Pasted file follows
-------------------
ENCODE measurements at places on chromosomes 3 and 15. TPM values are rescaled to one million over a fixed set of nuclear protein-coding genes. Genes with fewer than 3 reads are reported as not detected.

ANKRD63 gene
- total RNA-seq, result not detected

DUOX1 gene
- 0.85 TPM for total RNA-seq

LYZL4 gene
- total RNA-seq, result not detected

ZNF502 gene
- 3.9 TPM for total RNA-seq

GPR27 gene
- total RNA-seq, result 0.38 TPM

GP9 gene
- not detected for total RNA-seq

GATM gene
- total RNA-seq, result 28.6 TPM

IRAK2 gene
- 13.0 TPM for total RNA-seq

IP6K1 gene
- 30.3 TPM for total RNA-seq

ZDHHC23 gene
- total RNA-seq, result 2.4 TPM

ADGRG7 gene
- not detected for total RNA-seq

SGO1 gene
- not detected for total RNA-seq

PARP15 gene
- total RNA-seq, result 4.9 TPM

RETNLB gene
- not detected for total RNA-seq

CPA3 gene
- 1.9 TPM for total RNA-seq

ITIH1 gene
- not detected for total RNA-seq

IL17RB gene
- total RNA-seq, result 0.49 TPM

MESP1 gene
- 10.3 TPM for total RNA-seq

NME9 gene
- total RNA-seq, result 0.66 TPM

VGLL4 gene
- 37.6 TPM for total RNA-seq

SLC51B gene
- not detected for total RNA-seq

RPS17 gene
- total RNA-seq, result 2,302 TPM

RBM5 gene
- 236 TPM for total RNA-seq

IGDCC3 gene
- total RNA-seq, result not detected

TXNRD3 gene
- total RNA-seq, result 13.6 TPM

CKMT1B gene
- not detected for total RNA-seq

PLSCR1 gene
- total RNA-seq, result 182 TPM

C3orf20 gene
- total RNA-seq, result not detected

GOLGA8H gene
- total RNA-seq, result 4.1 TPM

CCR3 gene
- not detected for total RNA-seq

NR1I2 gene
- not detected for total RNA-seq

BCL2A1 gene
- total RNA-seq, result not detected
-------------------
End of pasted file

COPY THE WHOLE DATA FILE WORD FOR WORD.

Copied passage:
ENCODE measurements at places on chromosomes 3 and 15. TPM values are rescaled to one million over a fixed set of nuclear protein-coding genes. Genes with fewer than 3 reads are reported as not detected.

ANKRD63 gene
- total RNA-seq, result not detected

DUOX1 gene
- 0.85 TPM for total RNA-seq

LYZL4 gene
- total RNA-seq, result not detected

ZNF502 gene
- 3.9 TPM for total RNA-seq

GPR27 gene
- total RNA-seq, result 0.38 TPM

GP9 gene
- not detected for total RNA-seq

GATM gene
- total RNA-seq, result 28.6 TPM

IRAK2 gene
- 13.0 TPM for total RNA-seq

IP6K1 gene
- 30.3 TPM for total RNA-seq

ZDHHC23 gene
- total RNA-seq, result 2.4 TPM

ADGRG7 gene
- not detected for total RNA-seq

SGO1 gene
- not detected for total RNA-seq

PARP15 gene
- total RNA-seq, result 4.9 TPM

RETNLB gene
- not detected for total RNA-seq

CPA3 gene
- 1.9 TPM for total RNA-seq

ITIH1 gene
- not detected for total RNA-seq

IL17RB gene
- total RNA-seq, result 0.49 TPM

MESP1 gene
- 10.3 TPM for total RNA-seq

NME9 gene
- total RNA-seq, result 0.66 TPM

VGLL4 gene
- 37.6 TPM for total RNA-seq

SLC51B gene
- not detected for total RNA-seq

RPS17 gene
- total RNA-seq, result 2,302 TPM

RBM5 gene
- 236 TPM for total RNA-seq

IGDCC3 gene
- total RNA-seq, result not detected

TXNRD3 gene
- total RNA-seq, result 13.6 TPM

CKMT1B gene
- not detected for total RNA-seq

PLSCR1 gene
- total RNA-seq, result 182 TPM

C3orf20 gene
- total RNA-seq, result not detected

GOLGA8H gene
- total RNA-seq, result 4.1 TPM

CCR3 gene
- not detected for total RNA-seq

NR1I2 gene
- not detected for total RNA-seq

BCL2A1 gene
- total RNA-seq, result not detected